What happens when you try to sit still, in the silence, alone with yourself for any length of time? Do you start to feel antsy or restless? Bored or fidgety? Do you feel uneasy or start to get uncomfortable in some sort of vague, indescribable way? Do you make excuses like, "I've got too much to do to sit still," or "I'm an extrovert. I need to be around people?"
Whether or not you're busy or extroverted is not really the point; what happens inside and the feelings that arise in your body before you get up and decide that this sitting-still-thing is stupid, is what's important.
The feelings that arise, if you're willing to stop long enough to notice them, are pointers. They point to suppressed feelings and unconscious beliefs and programs that your doingness helps you to continue to suppress. Most feelings, beliefs, and behaviors are driven by "underlying wants." These underlying wants usually fall under one or more of the following categories: wanting approval, wanting control, wanting security/safety, wanting separation, or wanting oneness.
While it's understandable and very human to want these things, we are usually trying to get them from unreliable, unstable, and impermanent sources; sources that exist outside of us, like other people, future situations, or improved outer conditions. And like most humans, once we get a taste of getting our needs met in this way, or even the hope of getting our needs met in this way, we will latch onto these outer sources and say, "I'm someone who needs ____, or prefers ____. It's just the way I am."
We then begin to think of these tendencies as preferences, personality traits, or something in our character, which helps us to strengthen or add to our sense of identity. But until you can sit in the silence alone with yourself, you won't know the truth of who you are, because the truth of who you are cannot be discovered by anything that you do, have, or who you are with. It can only be known and experienced as Beingness.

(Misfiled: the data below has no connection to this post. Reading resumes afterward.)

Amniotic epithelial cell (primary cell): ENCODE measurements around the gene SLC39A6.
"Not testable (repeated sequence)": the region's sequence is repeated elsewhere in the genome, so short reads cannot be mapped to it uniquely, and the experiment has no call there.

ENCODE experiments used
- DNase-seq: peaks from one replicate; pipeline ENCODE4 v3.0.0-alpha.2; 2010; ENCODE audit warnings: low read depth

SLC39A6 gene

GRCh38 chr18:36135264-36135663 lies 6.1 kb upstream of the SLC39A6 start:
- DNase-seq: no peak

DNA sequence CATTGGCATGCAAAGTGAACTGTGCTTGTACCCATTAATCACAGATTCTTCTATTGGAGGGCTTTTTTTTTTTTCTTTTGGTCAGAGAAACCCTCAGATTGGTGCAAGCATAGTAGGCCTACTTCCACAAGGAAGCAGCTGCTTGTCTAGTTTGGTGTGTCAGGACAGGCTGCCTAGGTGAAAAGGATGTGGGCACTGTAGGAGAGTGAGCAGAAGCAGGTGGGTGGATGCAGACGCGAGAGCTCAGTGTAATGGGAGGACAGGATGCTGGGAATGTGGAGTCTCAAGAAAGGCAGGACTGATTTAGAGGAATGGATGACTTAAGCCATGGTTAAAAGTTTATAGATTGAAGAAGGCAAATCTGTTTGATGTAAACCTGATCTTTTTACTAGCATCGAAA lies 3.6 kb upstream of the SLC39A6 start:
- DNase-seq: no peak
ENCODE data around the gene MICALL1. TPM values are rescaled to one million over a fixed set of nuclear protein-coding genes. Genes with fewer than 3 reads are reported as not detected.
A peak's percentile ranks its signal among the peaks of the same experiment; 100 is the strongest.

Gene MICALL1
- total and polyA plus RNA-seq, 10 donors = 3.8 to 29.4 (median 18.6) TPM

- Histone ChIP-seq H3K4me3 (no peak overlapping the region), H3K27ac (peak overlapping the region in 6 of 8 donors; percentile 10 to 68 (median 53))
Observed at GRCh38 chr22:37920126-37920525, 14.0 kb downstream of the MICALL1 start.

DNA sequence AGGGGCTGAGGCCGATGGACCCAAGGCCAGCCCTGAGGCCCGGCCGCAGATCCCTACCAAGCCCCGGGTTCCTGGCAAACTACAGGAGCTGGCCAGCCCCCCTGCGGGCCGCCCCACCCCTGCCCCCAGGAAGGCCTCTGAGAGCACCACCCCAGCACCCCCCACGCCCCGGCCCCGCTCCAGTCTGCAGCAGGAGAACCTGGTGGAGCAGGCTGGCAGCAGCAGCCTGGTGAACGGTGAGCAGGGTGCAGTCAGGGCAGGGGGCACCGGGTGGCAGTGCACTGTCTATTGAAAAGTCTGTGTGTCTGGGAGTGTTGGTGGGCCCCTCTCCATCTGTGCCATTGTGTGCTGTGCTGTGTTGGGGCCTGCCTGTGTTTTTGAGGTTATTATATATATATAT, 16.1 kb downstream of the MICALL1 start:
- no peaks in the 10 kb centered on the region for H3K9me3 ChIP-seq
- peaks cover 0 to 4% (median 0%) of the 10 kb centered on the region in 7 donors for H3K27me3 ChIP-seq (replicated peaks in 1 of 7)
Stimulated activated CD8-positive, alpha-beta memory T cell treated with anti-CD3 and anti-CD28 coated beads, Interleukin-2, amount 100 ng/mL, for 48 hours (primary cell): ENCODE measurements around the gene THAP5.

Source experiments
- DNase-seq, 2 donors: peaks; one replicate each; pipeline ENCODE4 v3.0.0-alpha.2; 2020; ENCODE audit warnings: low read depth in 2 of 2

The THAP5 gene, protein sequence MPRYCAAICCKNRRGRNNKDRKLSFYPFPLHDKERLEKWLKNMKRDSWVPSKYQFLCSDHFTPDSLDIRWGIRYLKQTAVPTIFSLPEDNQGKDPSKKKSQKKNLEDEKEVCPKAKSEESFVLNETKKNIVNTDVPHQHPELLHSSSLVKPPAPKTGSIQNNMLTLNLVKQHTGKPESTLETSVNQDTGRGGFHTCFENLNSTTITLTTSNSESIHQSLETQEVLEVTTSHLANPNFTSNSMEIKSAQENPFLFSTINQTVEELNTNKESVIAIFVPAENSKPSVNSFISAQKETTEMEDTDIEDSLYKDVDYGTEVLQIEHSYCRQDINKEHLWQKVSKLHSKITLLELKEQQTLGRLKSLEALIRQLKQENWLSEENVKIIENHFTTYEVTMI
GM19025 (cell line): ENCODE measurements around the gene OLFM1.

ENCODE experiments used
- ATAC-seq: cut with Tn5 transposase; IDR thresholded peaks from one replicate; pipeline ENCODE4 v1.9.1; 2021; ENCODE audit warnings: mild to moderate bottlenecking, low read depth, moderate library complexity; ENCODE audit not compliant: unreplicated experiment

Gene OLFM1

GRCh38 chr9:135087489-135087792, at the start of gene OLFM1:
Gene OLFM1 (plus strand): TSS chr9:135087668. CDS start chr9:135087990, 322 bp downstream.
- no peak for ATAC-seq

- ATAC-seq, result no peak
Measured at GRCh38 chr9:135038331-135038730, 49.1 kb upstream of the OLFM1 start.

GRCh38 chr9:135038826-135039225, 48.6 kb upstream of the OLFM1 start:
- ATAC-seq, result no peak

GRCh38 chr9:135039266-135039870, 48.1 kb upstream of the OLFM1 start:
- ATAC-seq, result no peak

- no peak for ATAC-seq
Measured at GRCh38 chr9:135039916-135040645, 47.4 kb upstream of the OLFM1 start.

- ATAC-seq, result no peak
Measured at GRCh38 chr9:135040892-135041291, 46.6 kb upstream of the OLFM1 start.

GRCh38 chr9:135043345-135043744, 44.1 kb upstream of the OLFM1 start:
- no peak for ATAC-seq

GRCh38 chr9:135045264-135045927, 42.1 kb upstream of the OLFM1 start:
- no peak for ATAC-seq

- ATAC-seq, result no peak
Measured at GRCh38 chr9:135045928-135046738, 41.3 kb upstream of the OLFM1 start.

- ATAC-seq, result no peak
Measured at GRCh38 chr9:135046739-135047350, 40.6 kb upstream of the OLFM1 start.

Until you can sit alone with yourself and be happy, you bring an unconscious expectation to your relationships, your work, or life in general, to meet your needs and provide your happiness. And it's ultimately a setup for suffering, because when the outer world fails you or doesn't comply, which always happens eventually, you are left with the despair of an addict without a fix, and all the feelings you were trying to avoid in the first place are up in your face - magnified.
This is why the Buddha said that desire was the source of all suffering; not because desire in and of itself is bad or sinful, but because it necessarily suggests a disconnection from the source of all true happiness and a further movement away from this source as we look for the missing thing where it is not - outside of us.
So sit with yourself if you can bear it. Watch and wait and let yourself feel. Let yourself hear from the parts of you who are wanting something because they feel a lack or a sense of not-enoughness. This not-enoughness can only be filled by your deep and conscious Presence. It's the only reliable, sustainable source. And every time you fill yourself with your Self, you're closer to the truth of who and what you are, and everything else stops being what you must have in order to be happy, and instead simply one of those things which "will be added onto you" (as Jesus said), like icing on the cake.
Peace and love to you all,
Seek ye first the kingdom of heaven and all theses things will be added onto you.
The kingdom of heaven is within you.